Parametric Equations Exploration
Suppose we have the following equations:
For simplicity, let’s investigate the graph for values of a = b and t-values between zero and 2p.
For values of a = b greater than the absolute value of 1, we will get a circle of radius 1 (not =0). For instance, the following graph represents a = b = 3. Because we are dealing with a circle, it will not matter if we use t-values larger than 2p since the graph will continue along the circle.
Now we can consider rational values of a and b.
For a = b =.5 and 0<t<2p, we only see the top half of circle located in quadrants I and II.
However, if we consider larger values of t, we will get slightly different results:
For a = b =.5 and 0<t<3p
For a = b =.5 and 0<t<4p
As you can see, as we increase the range of t-values to include larger multiples of Pi, we will again arrive at a circle. If we try larger values of Pi, we will continue to get circles because the graph will repeatedly create circles.
For a = b =-.5 and 0<t<2p, we see only the bottom half of the circle in quadrants III and IV.
Again, if we increase the t-values to larger intervals of Pi, we will again arrive at a circle.
a = b=-.5 and 0<t<4p
For a = b =.25 and 0<t<2p, we only see ¼ of the circle in quadrant 1
Likewise, for a = b = -.25, we see ¼ of the circle in quadrant IV.
This time, it will require us to use 0<t<8p to get a full circle:
Quite predictably, for a = b =.75 we see ¾ of circle in quadrants I, II, and III.
Finally, if a = b = -.75, our resulting circle resides in quadrants II, III, and IV.
Lastly, we can use 0<t<3p to get a full circle for the above values of a = b = .75 or -.75:
For a ¹ b, the graphs become quite interesting. However, the t-values seemingly do not affect how many “loops” each of the following graphs. For simplicity’s sake, we will maintain the values of t to remain between 0 and 2pi.
For a = 1 and b any natural number, the number of “loops” corresponds to the value of b. For instance, in the following graph, for a = 1 and b = 4, there are 4 “loops”.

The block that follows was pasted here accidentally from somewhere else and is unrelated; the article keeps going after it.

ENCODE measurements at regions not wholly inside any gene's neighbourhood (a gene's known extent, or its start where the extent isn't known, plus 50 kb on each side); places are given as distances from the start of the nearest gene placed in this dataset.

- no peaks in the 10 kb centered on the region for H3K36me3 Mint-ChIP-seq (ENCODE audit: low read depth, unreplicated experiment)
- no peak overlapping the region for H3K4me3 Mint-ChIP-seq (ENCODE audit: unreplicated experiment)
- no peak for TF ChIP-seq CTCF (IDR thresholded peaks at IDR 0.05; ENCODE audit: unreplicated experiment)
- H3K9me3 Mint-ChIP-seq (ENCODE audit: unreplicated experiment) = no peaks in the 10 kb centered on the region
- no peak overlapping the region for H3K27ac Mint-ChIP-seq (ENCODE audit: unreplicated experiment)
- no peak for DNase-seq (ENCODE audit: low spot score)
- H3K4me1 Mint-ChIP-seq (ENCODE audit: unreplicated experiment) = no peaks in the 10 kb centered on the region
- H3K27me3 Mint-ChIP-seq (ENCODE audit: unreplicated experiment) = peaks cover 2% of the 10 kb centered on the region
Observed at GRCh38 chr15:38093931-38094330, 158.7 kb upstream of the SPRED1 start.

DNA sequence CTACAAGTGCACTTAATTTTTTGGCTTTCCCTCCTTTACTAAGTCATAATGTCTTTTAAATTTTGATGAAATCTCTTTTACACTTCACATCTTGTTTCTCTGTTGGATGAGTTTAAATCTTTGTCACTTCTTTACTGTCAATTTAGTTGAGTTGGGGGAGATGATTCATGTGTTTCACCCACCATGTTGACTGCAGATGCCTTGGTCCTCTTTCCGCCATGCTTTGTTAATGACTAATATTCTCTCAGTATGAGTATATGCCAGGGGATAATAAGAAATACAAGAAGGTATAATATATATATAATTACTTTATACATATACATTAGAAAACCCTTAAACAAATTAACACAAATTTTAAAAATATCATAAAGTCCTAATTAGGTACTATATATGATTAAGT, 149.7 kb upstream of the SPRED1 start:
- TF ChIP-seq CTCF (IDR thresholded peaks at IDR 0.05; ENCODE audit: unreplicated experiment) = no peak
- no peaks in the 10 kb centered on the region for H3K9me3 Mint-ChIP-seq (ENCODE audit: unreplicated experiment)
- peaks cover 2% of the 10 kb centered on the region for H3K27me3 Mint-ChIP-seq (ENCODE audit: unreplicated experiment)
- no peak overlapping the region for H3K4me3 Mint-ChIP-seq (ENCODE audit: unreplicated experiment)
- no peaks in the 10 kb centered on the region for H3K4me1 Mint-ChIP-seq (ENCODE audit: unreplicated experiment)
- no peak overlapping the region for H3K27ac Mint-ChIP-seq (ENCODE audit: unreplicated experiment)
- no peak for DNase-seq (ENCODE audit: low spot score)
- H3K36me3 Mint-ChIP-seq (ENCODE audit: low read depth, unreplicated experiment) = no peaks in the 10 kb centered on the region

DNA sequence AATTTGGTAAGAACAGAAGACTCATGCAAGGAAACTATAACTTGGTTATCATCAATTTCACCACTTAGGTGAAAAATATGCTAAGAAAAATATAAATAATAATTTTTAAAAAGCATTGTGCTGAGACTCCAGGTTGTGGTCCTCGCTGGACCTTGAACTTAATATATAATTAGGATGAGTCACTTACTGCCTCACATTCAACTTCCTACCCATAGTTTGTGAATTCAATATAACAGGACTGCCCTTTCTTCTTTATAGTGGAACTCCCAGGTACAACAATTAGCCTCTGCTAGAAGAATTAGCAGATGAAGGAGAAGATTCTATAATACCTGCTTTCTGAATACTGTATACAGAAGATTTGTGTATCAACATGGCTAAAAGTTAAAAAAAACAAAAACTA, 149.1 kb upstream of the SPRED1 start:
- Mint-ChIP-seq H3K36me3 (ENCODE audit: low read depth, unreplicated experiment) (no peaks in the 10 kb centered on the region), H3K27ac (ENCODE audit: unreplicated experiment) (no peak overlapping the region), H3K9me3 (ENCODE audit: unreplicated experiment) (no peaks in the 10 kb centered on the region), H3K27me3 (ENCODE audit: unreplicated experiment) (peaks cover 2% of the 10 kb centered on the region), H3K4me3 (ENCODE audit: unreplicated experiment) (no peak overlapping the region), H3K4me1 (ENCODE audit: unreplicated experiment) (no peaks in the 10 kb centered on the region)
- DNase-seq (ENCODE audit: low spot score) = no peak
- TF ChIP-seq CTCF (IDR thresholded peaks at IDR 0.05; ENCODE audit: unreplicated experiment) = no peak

As b increases, so do the number of “loops”.
Suppose we consider large values of b. For instance, let a= 1 and b = 15. According to the pattern seen thus far, we should see 15 “loops”.
As predicted, we see 15 “loops”. What about a = 1 and b = 50?
Please note that for all of these values, the graph oscillates between -1<x<1 and -1<y<1.
However, if we explore negative values of b, we see the same picture.
What about rational values of b? For values between 0 and 1, the graph appears to behave much like a slinky. Again, we have oscillatory motion for -1<y<1 and -1<x<1. As b approaches 1, the graph appears more like a circle and will eventually be a circle for b = 1.
Suppose we change the values of a and keep b = 1. For a values between 0 and 5, the graph follows a similar oscillatory pattern except in a vertical fashion. These graphs also have a domain of -1<x<1 and a range of -1<y<1. Obviously, the values of a and b control which direction the graph oscillates. Unlike the values of b, the number of waves also corresponds to the value of a for odd values. For even values of a, we see the period corresponds to half the value of a.
For instance, suppose a = 5 and b = 1. We can predict a graph with vertical oscillations and 5 “loops”.
Now suppose a = 10 and b =1. We can predict another graph with vertical oscillations and 5 periods.
To see other values of a, Click here for animation. This animation has 0<a<6, b=1, and 0<t<2Pi.
Perhaps some of the more interesting observations are when a is a whole number, the graph is continuous. When a=1, we again see a circle; if a =2, we see a sideways parabola; if a=3, we see a vertical “spring” with 3 “loops”; if a=4, it resembles a=2 with an extra curve; and a=5 has 5 “loops”. It appears that for odd-values of a, we will see a figure that is “closed” meaning that it will continue along that path without having to move backwards. For instance, an object can continue to travel along a circular path forever.
However, for even values of a, we will result in a graph that is not “closed”:
When we use negative values of a, we get similar results as when b was negative. In fact, the graph is identical to the resultant graph from positive values of a. Essentially, we are only interested in the absolute value of a since the graph is the same for negative values of a.
For rational values of a, we see similar oscillatory motions except that the movements are horizontal. Furthermore, all non-whole values of a will result in a graph that is not “closed”: